The ACLU was defending the right of Neo-Nazi groups to protest against the government.  If a private business such as a newspaper chose to prohibit such protests on their property this would be perfectly legal.

        The whole point of free speech is to create a space in which democratic debate is possible.  The idea is that better policy and truth more readily emerges in such an environment.  However the whole point of debate is exclusion.  That is, the ideal of discussion is for one point of view to eventually be excluded or vanquished under the force of the better argument.  Your conception of free speech seems to be premised on the thesis that no position should ever be criticized as it constitutes an assault on free speech.  Not only are you conflating the private realm (the newspaper) with the public realm (government), but you're essentially saying that anyone who criticizes another point of view is violating the free speech of that other person.  As such, your position ends in a contradiction, as in order to obey such a rule the person who disagrees must stifle their free speech.  Go back and read the founding fathers and Enlightenment thinkers as to what free speech is supposed to be.

        •  No (none)
          It's that self-censorship due to fear of threats of death, violence, and death is a free speech issue.
          •  Now you're getting somewhere; however, (none)
            I would phrase it a bit differently.  The condition for rational discourse is the production of an environment in which people are able to present their arguments without fear of death or imprisonment.  A good example of this can be found in the case of Immanuel Kant in 18th century Prussia.  Kant had published a book entitled Religion Within the Bounds of Reason Alone which angered the then king of Prussia.  The king threatened Kant with imprisonment if he published any further material of this sort, and so Kant refrained from discussing these sorts of issues for the remainder of his life.  Here is a perfect example of government undermining the possibility of rational discourse through threats of imprisonment and murder.  Similarly, when non-governmental groups exercise forms of speech that threaten the views of other groups through violence, these forms of speech are not protected as free speech as they undermine the very possibility of free speech.  As such, the principle of free speech requires us to exclude those forms of action and speech that would undermine the possibility of free speech itself, by virtue of calling for violence.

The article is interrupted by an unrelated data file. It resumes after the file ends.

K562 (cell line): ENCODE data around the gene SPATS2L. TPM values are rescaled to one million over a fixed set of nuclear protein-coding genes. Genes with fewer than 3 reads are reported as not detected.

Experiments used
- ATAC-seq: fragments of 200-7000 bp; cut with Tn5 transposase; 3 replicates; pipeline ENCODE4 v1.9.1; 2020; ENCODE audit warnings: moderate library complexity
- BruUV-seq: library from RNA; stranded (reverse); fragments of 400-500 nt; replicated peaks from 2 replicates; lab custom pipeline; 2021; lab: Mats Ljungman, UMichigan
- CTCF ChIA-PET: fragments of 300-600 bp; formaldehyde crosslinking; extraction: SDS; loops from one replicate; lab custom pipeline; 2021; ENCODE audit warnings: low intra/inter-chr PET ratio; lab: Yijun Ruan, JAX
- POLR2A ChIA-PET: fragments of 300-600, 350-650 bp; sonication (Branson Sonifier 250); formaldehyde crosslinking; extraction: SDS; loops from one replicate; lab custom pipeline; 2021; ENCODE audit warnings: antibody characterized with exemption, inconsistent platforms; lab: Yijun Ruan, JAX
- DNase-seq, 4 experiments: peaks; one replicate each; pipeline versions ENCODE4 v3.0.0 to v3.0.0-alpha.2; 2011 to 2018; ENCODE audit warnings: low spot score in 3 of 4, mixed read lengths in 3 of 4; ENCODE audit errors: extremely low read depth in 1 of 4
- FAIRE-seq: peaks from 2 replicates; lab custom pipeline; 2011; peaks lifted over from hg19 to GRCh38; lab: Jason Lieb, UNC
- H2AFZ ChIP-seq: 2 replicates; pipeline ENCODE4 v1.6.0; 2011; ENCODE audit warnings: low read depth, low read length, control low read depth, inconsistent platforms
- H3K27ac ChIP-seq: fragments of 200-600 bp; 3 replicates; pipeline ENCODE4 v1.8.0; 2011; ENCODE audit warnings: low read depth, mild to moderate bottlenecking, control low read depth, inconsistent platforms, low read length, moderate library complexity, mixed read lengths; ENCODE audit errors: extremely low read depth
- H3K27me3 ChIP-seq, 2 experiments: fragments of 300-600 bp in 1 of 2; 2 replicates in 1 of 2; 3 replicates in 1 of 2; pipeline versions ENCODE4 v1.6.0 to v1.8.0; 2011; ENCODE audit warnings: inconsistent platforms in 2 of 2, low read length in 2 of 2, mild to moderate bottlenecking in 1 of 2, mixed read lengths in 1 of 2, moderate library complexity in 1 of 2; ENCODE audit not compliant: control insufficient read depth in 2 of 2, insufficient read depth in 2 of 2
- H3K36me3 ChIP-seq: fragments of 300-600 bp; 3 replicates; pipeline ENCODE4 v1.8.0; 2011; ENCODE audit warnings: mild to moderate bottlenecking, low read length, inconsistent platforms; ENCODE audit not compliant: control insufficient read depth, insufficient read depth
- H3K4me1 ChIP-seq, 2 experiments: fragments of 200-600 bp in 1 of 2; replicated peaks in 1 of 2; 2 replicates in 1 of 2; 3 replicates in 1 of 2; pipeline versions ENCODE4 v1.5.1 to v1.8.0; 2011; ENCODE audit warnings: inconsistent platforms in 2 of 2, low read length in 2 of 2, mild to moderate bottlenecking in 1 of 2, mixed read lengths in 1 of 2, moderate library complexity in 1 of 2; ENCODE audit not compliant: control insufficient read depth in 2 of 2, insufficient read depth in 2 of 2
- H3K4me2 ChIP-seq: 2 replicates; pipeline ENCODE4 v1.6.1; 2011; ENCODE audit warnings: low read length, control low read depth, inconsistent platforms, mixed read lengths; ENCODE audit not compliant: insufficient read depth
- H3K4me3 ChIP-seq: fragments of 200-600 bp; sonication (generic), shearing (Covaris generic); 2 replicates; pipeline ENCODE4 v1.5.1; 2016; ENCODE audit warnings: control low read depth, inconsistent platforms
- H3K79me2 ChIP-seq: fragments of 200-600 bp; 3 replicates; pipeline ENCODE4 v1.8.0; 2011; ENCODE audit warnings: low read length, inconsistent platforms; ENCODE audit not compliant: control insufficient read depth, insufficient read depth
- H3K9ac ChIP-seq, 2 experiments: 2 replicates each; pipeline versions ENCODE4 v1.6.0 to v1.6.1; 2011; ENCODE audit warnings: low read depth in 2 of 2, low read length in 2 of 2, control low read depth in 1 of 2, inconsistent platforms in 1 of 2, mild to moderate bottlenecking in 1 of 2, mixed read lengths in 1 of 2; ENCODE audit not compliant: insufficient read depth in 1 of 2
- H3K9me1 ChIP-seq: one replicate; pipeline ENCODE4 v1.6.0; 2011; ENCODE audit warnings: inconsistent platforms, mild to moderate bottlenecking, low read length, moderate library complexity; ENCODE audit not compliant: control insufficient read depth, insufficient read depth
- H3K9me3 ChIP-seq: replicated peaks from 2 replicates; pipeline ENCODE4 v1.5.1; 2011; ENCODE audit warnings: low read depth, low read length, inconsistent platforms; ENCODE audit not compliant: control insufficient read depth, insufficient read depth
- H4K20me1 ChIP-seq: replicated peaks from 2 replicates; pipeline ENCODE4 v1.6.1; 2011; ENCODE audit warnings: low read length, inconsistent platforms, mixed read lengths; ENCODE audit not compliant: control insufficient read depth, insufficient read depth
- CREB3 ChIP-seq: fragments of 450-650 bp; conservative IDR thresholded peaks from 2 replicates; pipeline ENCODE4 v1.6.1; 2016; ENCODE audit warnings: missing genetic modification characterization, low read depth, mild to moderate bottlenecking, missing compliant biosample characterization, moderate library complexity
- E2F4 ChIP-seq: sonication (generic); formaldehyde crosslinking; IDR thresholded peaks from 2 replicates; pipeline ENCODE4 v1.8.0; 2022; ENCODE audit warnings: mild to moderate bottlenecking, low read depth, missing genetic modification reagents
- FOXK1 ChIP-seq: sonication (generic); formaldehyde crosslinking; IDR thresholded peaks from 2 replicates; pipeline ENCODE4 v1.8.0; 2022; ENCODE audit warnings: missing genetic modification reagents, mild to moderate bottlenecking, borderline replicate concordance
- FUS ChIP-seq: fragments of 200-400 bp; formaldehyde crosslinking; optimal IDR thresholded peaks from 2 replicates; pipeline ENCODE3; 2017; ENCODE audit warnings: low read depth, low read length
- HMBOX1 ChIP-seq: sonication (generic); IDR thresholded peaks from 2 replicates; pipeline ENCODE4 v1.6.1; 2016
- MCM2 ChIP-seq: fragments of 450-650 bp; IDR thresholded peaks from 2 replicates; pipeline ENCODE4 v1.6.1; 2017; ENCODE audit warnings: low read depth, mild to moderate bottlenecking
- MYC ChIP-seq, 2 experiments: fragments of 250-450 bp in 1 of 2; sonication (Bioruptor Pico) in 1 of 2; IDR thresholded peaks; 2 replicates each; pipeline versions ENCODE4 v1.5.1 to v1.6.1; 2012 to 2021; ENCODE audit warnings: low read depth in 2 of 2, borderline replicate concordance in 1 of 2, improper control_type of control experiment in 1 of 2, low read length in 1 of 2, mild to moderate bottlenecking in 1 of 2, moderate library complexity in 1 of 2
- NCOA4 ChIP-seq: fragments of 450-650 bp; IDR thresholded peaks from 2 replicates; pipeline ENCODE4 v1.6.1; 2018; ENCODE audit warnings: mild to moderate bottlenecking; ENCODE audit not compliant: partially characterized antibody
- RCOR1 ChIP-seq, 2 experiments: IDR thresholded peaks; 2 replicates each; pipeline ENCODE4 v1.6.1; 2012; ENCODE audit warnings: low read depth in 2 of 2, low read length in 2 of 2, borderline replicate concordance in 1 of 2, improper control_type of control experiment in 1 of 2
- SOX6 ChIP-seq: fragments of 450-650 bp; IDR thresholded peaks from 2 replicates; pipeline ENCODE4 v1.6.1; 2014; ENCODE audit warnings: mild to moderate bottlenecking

What you're objecting to is not the Muslim call for the newspaper to publish no further cartoons of this sort, nor their call for an apology regarding the past cartoons.  Rather, you're objecting to the way in which the outraged Muslims have attempted to accomplish these aims through threats and acts of violence rather than rational discourse.  Since acts of violence such as this undermine the possibility of free speech, they cannot be condoned.  By contrast, these same groups would be perfectly within their rights if they sought to persuade the newspaper not to publish such cartoons through moral and rational arguments demonstrating the superiority of their position in terms of democratic ideals.  I suspect, if you argued your case in this way, you would be far less likely to be categorized as a troll, as you would simultaneously be able to acknowledge that it is legitimate for someone to believe cartoons such as this are morally wrong such that they shouldn't be published by legitimate news sources and abhor the anti-democratic violence perpetrated by these groups.

            •  Yes (none)
              And I've tried to do that. But being a frail fallible human, I've just gotten tired of having to explain my position over and over again, and still be called a racist troll.

              I'm going to play the race card now.

              I'm part of a racial minority that is far smaller, marginalized, and powerless than Islam.

              So according to the racism as a power differential issue I get a super dooper amazing free pass from any accusations of racism.[1]

              Of course I don't actually believe that crap and take the position that racism[2] is always wrong, no matter who's doing it, and no matter how powerless.

              And I am sick and tired of people who can't understand that both issues, the racism, and free speech, can be valid at the same time.

              I acknowledge that there are issues of racism at work but I'm never going to have time to address them properly while people are still denying that there's any free speech issue to this at all.

              [1]Kleine Mitleid

              [2]Prejudice based on race.